The Verge: I lost my favorite YouTube channel because I trusted the internet to keep track of it. Putting aside the fact that YouTube’s search engine is just awful and the site itself has unbelievable amounts of spam, Lizzie Plaugic makes some good points. “…what these sites don’t account for is the ease with which the things we love can be lost within them. In the past, we came in contact with so few things that they could be uncovered with research and patience. Now, while everything is technically more searchable than ever before, the things we love are more likely than ever to be ‘lost.'” Good morning, Internet…
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(1) Google Duo: this feels a lot like the last episode of this year’s Silicon Valley. (I don’t know if you’ve seen any of the show or, if so, what you think of it.)
(2) Food and the Internet: I read something recently (and am quite willing to believe that it came from you) about the ways in which the Internet is changing the notion of “recipes,” especially in re: copyright. People share them SO promiscuously, and the sites which offer them so much want more eyeballs, that the tension is almost palpable. I’m glad I’m not a cookbook author.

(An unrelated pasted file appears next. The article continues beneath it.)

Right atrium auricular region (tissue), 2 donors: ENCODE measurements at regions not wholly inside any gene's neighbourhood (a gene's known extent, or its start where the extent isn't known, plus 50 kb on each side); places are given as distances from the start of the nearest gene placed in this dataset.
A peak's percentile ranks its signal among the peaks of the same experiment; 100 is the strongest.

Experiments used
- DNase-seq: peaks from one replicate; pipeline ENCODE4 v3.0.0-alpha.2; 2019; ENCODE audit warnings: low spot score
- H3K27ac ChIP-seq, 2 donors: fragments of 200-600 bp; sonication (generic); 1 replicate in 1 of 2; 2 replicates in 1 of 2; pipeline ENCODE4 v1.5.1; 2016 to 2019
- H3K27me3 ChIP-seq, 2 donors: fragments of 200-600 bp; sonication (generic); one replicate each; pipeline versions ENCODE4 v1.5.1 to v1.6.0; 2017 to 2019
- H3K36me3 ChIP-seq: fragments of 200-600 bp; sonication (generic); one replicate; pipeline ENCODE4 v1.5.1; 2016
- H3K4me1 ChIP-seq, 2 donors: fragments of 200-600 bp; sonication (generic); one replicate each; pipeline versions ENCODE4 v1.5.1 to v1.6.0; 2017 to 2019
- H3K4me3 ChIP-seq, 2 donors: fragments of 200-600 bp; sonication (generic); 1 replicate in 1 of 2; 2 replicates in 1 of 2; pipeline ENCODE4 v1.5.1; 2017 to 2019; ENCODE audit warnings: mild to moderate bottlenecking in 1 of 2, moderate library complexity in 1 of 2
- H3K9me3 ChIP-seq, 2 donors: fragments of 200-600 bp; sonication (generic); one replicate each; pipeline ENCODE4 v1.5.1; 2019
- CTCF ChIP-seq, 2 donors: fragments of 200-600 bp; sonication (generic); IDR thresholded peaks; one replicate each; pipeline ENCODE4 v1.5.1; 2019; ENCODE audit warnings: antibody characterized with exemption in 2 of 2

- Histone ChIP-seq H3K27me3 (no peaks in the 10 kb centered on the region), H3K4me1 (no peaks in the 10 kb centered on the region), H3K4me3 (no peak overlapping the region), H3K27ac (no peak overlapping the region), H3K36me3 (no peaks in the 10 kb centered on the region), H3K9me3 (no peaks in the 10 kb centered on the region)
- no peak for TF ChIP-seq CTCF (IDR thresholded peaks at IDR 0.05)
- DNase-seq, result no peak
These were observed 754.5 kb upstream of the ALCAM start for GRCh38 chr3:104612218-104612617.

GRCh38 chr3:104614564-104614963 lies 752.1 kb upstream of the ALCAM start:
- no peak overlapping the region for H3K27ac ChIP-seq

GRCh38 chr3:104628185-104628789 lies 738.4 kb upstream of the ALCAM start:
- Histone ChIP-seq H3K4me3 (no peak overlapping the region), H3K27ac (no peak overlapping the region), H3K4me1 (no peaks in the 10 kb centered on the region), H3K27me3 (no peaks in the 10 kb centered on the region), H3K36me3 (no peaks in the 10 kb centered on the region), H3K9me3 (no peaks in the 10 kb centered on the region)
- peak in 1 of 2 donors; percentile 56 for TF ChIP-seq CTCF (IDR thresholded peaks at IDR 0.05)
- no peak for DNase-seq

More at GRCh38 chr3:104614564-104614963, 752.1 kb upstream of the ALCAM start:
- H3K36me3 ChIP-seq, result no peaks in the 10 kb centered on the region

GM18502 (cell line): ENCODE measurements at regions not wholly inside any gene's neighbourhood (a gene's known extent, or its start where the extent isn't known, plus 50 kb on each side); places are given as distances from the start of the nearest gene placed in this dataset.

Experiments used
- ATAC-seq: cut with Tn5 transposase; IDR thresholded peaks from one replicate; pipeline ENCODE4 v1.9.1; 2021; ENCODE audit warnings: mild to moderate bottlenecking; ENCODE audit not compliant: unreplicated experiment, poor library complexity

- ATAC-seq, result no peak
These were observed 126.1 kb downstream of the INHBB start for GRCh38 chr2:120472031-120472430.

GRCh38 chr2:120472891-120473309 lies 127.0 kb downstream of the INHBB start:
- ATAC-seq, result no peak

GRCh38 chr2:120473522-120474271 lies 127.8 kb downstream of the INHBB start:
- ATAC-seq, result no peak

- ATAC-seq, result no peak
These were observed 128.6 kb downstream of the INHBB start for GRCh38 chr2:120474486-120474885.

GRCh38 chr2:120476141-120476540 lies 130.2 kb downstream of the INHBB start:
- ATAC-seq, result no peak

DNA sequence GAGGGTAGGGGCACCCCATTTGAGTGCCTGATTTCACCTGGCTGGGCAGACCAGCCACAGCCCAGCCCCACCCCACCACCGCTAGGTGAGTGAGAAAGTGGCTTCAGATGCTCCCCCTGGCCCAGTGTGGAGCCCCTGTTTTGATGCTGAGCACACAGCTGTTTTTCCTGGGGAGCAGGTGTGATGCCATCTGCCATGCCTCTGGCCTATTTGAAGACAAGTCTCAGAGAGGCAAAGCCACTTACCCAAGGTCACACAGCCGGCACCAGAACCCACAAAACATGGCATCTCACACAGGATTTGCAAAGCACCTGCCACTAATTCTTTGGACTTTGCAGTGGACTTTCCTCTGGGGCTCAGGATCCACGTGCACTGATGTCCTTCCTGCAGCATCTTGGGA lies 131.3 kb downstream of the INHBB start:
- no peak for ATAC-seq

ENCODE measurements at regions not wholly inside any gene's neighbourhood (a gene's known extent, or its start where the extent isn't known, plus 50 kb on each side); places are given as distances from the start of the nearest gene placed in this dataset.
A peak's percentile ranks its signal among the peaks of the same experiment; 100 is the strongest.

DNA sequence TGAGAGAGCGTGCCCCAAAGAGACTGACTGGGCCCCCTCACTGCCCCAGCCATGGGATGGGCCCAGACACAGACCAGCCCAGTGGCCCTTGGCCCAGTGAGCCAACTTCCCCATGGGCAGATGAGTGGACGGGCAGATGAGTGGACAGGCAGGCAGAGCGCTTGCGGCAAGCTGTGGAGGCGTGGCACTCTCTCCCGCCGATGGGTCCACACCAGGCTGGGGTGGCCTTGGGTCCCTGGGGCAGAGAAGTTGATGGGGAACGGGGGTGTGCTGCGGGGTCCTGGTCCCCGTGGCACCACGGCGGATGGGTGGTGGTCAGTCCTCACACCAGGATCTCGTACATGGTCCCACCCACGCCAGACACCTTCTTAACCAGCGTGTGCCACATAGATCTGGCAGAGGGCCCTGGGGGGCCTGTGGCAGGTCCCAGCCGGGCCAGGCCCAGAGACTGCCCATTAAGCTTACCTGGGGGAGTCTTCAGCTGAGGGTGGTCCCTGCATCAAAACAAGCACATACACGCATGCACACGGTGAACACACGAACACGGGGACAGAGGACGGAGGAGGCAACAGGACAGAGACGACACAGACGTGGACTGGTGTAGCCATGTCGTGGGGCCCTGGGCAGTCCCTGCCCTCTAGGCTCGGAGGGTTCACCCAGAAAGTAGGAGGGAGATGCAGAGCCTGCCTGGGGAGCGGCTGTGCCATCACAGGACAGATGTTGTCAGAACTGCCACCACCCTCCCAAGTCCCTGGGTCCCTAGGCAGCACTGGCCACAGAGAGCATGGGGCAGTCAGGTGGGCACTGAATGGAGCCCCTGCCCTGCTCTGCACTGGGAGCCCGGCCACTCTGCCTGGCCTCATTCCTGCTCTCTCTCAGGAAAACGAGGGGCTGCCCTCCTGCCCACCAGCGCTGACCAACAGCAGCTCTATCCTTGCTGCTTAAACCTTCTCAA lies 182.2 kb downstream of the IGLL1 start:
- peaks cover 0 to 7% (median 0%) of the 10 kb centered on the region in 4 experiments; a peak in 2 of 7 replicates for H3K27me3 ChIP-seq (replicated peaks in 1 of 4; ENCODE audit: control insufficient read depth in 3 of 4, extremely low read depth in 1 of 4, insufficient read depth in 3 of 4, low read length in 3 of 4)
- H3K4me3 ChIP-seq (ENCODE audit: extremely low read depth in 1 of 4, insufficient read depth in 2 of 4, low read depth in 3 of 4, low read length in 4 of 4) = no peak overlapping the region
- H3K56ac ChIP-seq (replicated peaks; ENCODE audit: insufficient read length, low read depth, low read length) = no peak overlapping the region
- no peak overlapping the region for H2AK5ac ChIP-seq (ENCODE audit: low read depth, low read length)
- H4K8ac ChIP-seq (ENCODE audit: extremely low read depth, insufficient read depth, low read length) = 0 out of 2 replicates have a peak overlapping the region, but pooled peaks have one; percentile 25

Re: your last article on search. I really wish people would realize that algorithms are great, but are not the be all end all. They are losing librarians at an alarming rate.Law firms and corporations are downsizing their information centers and losing a lot of their business advantage as a result. Public libraries are being defunded because people think everything is available on the Internet. Librarians are the world’s first search engines and better than any search engines because human brains can make connections and remember what you said to them last week.